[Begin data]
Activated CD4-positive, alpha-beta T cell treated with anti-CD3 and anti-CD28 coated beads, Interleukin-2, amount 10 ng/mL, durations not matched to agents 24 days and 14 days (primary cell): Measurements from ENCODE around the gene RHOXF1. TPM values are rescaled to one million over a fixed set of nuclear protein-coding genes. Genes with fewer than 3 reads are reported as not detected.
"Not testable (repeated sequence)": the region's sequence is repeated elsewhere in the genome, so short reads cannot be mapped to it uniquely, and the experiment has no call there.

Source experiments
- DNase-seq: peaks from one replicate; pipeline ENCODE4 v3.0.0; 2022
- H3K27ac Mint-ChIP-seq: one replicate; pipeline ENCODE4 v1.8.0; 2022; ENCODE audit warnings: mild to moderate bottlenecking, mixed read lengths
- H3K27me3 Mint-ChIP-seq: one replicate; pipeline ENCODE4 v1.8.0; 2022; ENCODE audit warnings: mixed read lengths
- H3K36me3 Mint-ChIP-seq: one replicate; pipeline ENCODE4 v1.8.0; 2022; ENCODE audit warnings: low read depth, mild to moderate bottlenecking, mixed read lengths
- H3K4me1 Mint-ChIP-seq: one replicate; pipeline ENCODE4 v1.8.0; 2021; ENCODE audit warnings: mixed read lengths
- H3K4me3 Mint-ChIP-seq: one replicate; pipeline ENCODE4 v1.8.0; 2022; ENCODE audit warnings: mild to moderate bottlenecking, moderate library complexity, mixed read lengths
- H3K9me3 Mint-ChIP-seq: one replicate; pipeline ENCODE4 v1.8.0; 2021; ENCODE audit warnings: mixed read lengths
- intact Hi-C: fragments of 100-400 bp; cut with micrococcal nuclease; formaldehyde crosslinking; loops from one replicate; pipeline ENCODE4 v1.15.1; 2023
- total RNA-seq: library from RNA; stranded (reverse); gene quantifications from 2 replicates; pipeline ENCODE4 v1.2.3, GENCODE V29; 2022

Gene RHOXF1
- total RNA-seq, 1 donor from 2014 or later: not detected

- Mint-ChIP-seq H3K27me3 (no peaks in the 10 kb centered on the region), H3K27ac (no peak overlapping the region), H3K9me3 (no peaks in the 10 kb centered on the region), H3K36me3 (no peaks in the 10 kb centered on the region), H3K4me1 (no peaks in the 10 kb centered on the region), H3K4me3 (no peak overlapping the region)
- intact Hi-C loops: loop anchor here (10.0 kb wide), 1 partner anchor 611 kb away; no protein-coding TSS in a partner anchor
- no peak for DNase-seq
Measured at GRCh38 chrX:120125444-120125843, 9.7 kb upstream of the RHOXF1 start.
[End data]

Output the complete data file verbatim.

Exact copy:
Activated CD4-positive, alpha-beta T cell treated with anti-CD3 and anti-CD28 coated beads, Interleukin-2, amount 10 ng/mL, durations not matched to agents 24 days and 14 days (primary cell): Measurements from ENCODE around the gene RHOXF1. TPM values are rescaled to one million over a fixed set of nuclear protein-coding genes. Genes with fewer than 3 reads are reported as not detected.
"Not testable (repeated sequence)": the region's sequence is repeated elsewhere in the genome, so short reads cannot be mapped to it uniquely, and the experiment has no call there.

Source experiments
- DNase-seq: peaks from one replicate; pipeline ENCODE4 v3.0.0; 2022
- H3K27ac Mint-ChIP-seq: one replicate; pipeline ENCODE4 v1.8.0; 2022; ENCODE audit warnings: mild to moderate bottlenecking, mixed read lengths
- H3K27me3 Mint-ChIP-seq: one replicate; pipeline ENCODE4 v1.8.0; 2022; ENCODE audit warnings: mixed read lengths
- H3K36me3 Mint-ChIP-seq: one replicate; pipeline ENCODE4 v1.8.0; 2022; ENCODE audit warnings: low read depth, mild to moderate bottlenecking, mixed read lengths
- H3K4me1 Mint-ChIP-seq: one replicate; pipeline ENCODE4 v1.8.0; 2021; ENCODE audit warnings: mixed read lengths
- H3K4me3 Mint-ChIP-seq: one replicate; pipeline ENCODE4 v1.8.0; 2022; ENCODE audit warnings: mild to moderate bottlenecking, moderate library complexity, mixed read lengths
- H3K9me3 Mint-ChIP-seq: one replicate; pipeline ENCODE4 v1.8.0; 2021; ENCODE audit warnings: mixed read lengths
- intact Hi-C: fragments of 100-400 bp; cut with micrococcal nuclease; formaldehyde crosslinking; loops from one replicate; pipeline ENCODE4 v1.15.1; 2023
- total RNA-seq: library from RNA; stranded (reverse); gene quantifications from 2 replicates; pipeline ENCODE4 v1.2.3, GENCODE V29; 2022

Gene RHOXF1
- total RNA-seq, 1 donor from 2014 or later: not detected

- Mint-ChIP-seq H3K27me3 (no peaks in the 10 kb centered on the region), H3K27ac (no peak overlapping the region), H3K9me3 (no peaks in the 10 kb centered on the region), H3K36me3 (no peaks in the 10 kb centered on the region), H3K4me1 (no peaks in the 10 kb centered on the region), H3K4me3 (no peak overlapping the region)
- intact Hi-C loops: loop anchor here (10.0 kb wide), 1 partner anchor 611 kb away; no protein-coding TSS in a partner anchor
- no peak for DNase-seq
Measured at GRCh38 chrX:120125444-120125843, 9.7 kb upstream of the RHOXF1 start.